Given the fact that the 1998 model was designed by Massimo Tamburini and has withstood the test of time, the front end is mainly unchanged: the diamond headlight has the same shape, but now contains LED running lights and a single large projector lamp, the windscreen now blends better in with the fairing and it is much sharper at the base. The shot also reveals restyled mirrors, which we like.
Expect to hear more about this model as information becomes available. Meanwhile, you can check out the new MV Agusta Brutale models.
MV Agusta hasn’t yet started to inspire their F4’s fairing on UFOs, but their users have and this is a very successful design that was spotted at the 2008 Asama Meeting in Japan.
The modifications are as pointless as they are obvious, but I believe that they do give a new meaning to the saying ‘razor sharp fairing’. Still, that guy looks like being pregnant with the gas tank = Not Cool!
If you did so, the answer to your question could come by reading an article published in the online edition of the New-York Times. Entitled “A Motorcycle For Moguls”, the article refers to those bikes that you an me can’t have, but which often make a good subject of talk for us.
Outrageously-priced two-wheelers such as the MV Agusta F4CC ($120,000) or the Ducati Desmosedici RR ($72,500) make you wonder about the technology and materials implemented, but as you hear that you can get the same rush on bikes that are eight time cheaper, you really don’t know what to think. Has the world turned upside down?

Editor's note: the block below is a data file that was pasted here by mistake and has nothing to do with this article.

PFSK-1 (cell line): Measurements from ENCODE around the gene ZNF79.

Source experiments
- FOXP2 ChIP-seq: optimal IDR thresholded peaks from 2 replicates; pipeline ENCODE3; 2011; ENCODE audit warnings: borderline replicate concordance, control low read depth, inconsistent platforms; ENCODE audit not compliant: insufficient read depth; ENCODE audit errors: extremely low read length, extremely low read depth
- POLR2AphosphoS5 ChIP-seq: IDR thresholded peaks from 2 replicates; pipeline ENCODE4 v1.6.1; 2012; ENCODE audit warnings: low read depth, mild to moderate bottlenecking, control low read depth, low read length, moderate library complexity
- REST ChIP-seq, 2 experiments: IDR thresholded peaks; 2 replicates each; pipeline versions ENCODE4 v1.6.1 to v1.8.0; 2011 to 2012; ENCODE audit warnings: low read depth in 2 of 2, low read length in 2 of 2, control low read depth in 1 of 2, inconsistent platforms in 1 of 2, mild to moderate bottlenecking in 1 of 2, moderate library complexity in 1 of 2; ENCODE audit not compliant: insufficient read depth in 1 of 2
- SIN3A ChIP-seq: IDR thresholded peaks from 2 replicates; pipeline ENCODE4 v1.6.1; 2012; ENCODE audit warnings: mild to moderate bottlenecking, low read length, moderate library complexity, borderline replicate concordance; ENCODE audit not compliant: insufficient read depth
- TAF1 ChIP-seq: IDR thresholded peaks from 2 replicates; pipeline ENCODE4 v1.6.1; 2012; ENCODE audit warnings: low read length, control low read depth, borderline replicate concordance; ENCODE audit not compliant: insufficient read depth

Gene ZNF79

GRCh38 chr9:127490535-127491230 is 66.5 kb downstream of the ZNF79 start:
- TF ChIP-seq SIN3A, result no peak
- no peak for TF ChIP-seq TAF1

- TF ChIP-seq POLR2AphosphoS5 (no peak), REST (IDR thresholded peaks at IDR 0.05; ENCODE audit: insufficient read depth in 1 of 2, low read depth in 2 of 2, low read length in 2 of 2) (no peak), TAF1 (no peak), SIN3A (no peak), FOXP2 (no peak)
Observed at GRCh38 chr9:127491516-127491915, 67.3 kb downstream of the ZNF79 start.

The answer is strongly related to each manufacturer’s marketing strategy, which in this cases tends to be the same: produce 100 limited edition models and sell them to those who want to feel special and satisfied of not being rich for nothing. Then the limited edition model’s success will reflect on the simple models of that same manufacturer (something that tells me they’re pretty much the same) and sales numbers increase, leaving everybody satisfied, even those who can’t afford the one with the long figure as MSRP.
Free advertising is also a thing of great importance as limited edition motorcycles not only fill up pockets with money paid on them, but with those saved from paid advertising. So next time you read about a limited edition model, think about these aspects and notice how you’ll start appreciating normal bikes more. But until then, read the New-York Times article.